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Abstract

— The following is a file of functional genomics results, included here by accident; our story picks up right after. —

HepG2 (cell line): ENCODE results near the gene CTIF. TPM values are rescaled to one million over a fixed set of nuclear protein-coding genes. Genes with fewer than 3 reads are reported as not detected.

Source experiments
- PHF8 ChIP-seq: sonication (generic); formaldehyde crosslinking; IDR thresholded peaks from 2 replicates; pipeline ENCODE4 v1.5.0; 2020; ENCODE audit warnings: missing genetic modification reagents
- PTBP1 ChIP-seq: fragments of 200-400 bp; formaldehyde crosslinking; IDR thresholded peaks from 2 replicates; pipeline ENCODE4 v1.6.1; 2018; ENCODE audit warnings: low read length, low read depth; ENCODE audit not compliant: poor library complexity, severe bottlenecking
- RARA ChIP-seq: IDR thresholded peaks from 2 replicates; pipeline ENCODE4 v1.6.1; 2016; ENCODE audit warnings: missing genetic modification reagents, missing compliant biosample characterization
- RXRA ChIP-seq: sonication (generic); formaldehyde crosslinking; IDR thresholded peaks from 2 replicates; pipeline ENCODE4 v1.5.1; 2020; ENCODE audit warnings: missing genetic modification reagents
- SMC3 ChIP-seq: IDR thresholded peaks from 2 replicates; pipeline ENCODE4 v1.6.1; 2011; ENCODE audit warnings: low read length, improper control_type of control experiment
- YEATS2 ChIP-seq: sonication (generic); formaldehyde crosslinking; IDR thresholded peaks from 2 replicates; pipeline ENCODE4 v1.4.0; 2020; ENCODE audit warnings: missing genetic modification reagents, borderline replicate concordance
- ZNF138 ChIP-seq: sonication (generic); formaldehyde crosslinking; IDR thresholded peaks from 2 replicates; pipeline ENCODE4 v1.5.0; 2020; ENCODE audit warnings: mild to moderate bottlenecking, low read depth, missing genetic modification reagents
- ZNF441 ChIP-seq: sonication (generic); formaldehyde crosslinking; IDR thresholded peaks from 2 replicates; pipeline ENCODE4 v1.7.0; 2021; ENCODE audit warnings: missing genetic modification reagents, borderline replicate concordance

This paper summarizes research on Ordovician to Lochkovian vegetation development in a palaeogeographic framework. A terrestrialization model is described. Palaeogeographic maps are modified to explain the vegetation migrations. Land plants first evolved on the Gondwana plate and colonized Avalonia and later Laurentia and Baltica when those plates were in close proximity (Ashgill–Llandovery). South America was colonized during the Llandovery following the collapse of the ice sheet centred on the southern pole which had previously been an impassable barrier for miospores. An Aeronian–Telychian event related to the global early Silurian transgression modified the vegetation by destroying biotopes where the earliest vegetation was thriving. During the regression, trilete spore-producing plants appear to have been more able to respond to environmental changes and dominated the vegetation from the Homerian. Cryptospore-producing plants could survive under a wide range of climates, which helped them to survive during the Hirnantian glaciation. On the contrary, the earliest trilete spore-producing plants were probably climatically restricted, as suggested by latitudinal variation in assemblage composition. By the end of the Silurian, there were several phytogeographic units. Information on the earliest vegetation favours palaeogeographic reconstructions where plates are in close proximity.

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